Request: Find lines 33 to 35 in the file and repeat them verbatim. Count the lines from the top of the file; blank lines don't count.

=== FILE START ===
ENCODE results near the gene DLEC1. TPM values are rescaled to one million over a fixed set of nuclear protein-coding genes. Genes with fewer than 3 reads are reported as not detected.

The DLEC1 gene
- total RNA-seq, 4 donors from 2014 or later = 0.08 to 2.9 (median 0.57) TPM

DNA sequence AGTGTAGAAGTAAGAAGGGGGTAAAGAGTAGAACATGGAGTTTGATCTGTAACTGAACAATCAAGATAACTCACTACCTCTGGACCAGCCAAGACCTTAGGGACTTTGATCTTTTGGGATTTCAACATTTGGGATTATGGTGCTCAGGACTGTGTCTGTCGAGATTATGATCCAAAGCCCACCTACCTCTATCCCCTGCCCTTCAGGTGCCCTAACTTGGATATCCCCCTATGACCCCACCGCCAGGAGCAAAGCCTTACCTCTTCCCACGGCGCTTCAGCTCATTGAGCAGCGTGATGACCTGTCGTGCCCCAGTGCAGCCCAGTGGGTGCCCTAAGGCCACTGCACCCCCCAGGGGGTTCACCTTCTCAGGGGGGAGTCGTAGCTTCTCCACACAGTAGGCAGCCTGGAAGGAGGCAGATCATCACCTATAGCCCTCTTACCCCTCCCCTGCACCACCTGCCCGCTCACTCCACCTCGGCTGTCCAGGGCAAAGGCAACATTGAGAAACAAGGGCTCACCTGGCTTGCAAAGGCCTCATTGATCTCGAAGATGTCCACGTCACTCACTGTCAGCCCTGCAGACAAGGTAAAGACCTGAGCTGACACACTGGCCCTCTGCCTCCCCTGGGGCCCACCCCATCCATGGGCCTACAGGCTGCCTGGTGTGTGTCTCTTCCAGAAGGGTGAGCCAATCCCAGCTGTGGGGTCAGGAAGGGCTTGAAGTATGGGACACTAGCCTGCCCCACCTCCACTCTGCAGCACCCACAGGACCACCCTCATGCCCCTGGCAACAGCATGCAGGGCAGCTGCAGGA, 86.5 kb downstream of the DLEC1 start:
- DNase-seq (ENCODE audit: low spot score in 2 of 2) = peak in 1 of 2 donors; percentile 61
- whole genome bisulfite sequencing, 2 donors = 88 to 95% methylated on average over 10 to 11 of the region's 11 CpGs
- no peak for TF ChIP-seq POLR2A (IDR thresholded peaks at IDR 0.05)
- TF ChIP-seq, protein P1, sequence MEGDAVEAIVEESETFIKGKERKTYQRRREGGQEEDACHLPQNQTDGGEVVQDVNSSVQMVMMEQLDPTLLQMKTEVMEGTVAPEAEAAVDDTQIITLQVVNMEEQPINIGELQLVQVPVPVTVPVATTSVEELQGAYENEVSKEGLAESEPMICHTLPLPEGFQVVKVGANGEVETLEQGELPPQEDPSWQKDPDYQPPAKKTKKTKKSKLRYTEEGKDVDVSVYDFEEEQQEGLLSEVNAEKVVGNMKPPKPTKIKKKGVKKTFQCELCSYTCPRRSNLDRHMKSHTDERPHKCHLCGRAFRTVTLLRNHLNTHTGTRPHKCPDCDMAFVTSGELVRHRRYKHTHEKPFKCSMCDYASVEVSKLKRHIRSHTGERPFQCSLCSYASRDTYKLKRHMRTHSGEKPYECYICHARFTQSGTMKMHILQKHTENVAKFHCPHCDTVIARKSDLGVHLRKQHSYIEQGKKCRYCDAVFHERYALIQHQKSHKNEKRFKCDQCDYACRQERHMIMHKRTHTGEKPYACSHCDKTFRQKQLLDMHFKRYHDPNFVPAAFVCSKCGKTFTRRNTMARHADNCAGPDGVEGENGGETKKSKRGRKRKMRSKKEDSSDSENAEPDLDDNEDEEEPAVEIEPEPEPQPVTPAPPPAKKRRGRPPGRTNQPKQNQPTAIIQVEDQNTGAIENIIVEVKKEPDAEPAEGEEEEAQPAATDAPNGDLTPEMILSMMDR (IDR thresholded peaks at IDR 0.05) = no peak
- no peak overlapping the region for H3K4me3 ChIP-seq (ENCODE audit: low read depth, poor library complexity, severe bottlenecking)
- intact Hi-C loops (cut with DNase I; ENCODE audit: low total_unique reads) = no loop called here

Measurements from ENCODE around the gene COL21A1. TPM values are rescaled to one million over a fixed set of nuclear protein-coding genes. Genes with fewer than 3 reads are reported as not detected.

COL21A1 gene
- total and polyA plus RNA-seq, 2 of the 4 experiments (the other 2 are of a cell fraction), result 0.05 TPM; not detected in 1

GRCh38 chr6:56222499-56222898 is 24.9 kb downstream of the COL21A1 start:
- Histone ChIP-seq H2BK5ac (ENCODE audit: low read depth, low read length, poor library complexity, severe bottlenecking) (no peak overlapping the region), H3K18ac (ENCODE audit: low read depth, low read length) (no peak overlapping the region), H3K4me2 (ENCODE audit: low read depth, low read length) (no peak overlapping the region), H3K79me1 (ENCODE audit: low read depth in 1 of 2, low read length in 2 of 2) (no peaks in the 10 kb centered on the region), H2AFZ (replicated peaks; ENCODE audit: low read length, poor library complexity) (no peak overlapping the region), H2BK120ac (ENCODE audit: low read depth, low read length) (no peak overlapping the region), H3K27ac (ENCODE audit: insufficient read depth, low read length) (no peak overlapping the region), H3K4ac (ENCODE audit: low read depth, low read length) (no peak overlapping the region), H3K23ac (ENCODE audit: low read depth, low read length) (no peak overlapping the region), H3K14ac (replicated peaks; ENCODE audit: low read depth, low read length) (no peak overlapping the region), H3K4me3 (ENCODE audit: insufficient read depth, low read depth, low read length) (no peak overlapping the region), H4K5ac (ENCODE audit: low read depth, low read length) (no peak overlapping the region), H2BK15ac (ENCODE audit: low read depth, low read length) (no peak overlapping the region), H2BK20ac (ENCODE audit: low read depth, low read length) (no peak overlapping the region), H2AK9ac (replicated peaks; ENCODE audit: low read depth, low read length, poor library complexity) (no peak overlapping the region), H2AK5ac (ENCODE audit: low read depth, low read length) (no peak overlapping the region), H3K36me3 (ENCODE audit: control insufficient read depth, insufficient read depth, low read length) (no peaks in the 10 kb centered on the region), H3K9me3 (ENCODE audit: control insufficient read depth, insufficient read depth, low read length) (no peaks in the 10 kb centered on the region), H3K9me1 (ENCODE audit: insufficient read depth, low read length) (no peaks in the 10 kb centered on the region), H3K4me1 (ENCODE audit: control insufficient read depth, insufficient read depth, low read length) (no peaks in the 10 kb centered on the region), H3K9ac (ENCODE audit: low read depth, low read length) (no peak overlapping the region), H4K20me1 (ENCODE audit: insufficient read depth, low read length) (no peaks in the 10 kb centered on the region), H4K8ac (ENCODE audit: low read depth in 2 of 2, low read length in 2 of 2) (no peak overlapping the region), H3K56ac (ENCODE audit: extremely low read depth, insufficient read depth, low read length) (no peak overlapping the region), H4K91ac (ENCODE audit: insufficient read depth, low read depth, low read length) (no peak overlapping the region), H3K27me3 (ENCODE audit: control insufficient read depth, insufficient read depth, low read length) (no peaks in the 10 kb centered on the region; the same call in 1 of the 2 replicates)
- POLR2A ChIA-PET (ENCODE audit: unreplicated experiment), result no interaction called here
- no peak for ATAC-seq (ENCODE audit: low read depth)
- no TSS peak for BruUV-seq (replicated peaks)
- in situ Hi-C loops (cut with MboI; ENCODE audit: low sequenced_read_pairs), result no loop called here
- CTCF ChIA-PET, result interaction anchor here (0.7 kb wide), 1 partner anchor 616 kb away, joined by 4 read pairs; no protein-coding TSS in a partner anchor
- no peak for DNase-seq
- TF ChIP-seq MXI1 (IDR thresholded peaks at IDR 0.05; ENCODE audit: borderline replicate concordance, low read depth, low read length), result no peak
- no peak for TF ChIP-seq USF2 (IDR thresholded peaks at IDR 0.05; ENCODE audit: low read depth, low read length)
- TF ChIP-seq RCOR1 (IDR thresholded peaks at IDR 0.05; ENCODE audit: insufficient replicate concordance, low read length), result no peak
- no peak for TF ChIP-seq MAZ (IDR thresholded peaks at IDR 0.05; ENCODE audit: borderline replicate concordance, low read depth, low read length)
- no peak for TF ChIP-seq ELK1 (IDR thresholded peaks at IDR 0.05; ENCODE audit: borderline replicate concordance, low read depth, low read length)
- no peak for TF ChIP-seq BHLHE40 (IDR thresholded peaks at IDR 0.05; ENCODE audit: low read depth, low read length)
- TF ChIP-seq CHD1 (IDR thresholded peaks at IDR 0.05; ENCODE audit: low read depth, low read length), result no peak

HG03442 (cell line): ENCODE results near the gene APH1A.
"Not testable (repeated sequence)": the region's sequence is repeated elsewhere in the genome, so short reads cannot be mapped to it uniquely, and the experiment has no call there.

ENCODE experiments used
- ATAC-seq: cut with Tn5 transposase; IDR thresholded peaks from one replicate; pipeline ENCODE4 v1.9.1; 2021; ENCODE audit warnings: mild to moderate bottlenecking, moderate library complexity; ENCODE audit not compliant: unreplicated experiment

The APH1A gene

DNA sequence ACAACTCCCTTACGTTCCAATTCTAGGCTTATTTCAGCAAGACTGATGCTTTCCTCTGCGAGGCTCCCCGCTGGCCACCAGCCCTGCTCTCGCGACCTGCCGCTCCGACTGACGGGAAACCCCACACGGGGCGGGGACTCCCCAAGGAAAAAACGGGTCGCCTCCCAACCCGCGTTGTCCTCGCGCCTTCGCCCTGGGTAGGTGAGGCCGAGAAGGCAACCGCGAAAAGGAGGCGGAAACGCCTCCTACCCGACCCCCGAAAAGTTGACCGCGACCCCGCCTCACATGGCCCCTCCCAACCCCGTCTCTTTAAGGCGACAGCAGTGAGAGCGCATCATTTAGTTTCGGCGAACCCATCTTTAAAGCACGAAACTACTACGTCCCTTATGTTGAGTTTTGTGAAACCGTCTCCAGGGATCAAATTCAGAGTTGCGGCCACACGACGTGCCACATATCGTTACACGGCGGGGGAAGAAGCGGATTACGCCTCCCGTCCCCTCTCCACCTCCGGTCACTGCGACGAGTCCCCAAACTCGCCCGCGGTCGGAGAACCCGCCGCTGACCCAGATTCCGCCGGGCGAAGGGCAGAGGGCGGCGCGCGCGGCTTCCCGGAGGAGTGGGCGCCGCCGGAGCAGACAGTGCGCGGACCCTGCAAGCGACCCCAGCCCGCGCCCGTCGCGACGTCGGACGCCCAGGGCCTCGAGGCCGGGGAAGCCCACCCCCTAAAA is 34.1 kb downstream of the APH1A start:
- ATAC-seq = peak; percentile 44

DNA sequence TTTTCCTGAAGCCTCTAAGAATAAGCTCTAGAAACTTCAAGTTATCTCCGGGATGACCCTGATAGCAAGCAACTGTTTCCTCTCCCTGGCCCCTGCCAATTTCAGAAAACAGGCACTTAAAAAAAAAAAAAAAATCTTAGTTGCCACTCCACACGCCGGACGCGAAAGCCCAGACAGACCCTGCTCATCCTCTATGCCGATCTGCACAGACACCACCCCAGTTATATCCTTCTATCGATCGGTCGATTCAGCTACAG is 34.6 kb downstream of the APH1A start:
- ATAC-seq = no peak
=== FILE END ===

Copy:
The APH1A gene

DNA sequence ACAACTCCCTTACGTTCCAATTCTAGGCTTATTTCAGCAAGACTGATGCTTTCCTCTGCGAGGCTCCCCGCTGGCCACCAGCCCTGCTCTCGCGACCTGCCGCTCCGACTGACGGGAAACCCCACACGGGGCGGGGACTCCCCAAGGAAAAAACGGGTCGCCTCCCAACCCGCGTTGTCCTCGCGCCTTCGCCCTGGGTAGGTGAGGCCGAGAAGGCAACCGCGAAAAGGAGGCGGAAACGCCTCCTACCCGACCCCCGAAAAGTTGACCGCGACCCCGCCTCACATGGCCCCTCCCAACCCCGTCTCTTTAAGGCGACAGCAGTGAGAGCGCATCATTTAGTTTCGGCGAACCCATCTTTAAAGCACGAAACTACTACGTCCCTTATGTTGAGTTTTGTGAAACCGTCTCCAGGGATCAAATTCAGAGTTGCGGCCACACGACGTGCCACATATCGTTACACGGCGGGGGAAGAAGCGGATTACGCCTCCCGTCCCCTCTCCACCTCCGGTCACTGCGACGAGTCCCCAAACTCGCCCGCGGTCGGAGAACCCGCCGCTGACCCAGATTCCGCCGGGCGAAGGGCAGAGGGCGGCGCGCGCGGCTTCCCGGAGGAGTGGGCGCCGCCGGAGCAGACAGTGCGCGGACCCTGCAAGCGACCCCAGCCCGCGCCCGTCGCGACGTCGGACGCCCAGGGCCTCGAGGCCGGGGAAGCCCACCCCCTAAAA is 34.1 kb downstream of the APH1A start:
- ATAC-seq = peak; percentile 44